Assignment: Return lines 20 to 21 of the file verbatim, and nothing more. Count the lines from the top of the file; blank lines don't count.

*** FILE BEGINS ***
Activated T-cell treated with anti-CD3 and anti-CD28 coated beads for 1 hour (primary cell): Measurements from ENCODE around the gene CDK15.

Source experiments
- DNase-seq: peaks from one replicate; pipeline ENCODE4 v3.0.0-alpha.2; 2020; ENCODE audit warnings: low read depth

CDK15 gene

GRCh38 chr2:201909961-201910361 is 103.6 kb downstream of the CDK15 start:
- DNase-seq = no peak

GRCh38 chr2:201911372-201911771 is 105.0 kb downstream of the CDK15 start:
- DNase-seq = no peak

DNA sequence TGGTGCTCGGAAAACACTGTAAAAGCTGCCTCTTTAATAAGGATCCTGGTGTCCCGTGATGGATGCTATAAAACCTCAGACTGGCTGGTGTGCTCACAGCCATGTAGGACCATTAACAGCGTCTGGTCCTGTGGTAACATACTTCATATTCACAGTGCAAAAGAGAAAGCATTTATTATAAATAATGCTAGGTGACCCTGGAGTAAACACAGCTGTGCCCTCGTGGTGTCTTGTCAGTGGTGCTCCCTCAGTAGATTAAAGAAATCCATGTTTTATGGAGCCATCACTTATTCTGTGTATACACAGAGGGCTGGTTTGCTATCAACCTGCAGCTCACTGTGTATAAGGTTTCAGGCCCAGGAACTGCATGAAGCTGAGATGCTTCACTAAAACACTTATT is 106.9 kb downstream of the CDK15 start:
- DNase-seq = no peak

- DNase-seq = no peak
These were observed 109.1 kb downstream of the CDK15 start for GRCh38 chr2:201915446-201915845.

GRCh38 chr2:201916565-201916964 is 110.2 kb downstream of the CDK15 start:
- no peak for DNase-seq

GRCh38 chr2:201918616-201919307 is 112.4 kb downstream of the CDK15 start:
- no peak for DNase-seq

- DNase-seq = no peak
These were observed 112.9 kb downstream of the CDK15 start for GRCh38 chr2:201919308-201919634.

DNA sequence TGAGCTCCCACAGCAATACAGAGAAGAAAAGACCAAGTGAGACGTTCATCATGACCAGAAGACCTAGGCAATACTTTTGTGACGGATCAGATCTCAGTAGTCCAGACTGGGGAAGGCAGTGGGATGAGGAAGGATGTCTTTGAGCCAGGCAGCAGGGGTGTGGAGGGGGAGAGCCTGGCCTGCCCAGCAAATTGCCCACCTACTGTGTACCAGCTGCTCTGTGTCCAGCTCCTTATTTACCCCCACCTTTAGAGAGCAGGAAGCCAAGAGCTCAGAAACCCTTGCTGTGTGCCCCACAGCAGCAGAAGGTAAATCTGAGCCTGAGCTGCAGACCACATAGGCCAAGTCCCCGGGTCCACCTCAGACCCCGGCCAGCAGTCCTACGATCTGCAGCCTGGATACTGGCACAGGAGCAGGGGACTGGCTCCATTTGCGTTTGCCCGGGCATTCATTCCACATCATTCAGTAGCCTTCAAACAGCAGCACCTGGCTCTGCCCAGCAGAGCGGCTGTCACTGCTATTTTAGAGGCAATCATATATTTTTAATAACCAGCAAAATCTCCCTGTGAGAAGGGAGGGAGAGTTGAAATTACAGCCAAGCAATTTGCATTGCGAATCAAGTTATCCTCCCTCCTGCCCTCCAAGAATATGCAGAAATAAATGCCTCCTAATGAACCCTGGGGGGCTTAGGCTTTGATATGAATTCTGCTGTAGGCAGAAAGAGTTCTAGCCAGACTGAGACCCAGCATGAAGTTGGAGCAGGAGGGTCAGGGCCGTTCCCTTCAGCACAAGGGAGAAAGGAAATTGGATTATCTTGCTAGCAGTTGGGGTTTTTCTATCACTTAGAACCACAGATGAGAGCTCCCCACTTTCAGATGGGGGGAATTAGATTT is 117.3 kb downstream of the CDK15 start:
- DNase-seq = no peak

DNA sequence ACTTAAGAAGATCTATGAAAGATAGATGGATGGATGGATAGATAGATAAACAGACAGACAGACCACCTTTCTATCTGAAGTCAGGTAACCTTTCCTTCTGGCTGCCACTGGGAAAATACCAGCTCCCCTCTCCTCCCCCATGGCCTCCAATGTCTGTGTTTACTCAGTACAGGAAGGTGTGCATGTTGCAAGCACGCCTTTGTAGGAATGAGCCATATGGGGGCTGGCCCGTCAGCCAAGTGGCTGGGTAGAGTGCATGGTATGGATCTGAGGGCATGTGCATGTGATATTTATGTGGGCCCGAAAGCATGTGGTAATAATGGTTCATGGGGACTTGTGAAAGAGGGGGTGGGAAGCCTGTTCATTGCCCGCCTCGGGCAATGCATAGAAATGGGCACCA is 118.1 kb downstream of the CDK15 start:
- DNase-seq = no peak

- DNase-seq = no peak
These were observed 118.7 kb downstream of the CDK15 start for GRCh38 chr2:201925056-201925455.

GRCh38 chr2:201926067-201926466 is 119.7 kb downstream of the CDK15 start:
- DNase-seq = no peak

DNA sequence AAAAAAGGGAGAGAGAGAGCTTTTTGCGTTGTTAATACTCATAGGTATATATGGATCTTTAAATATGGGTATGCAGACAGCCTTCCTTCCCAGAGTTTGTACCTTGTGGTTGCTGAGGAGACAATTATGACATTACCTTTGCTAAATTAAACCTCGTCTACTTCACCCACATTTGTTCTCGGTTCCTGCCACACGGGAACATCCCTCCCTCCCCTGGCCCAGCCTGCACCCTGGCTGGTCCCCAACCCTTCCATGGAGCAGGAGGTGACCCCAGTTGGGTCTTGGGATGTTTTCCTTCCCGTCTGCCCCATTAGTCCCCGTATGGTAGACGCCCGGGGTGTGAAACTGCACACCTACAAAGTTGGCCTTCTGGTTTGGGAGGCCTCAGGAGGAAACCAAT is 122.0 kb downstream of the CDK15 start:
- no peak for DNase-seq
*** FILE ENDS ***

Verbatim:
- DNase-seq = no peak

DNA sequence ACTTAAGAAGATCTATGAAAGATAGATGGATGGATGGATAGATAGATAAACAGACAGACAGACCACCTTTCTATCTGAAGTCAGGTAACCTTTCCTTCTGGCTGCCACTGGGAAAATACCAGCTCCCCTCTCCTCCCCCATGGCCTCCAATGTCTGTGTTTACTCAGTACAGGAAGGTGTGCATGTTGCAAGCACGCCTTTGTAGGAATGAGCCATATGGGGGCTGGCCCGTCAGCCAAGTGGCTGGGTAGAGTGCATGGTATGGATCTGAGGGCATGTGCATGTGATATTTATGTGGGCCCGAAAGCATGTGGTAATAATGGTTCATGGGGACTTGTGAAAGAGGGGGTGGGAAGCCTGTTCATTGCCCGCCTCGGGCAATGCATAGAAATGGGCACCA is 118.1 kb downstream of the CDK15 start: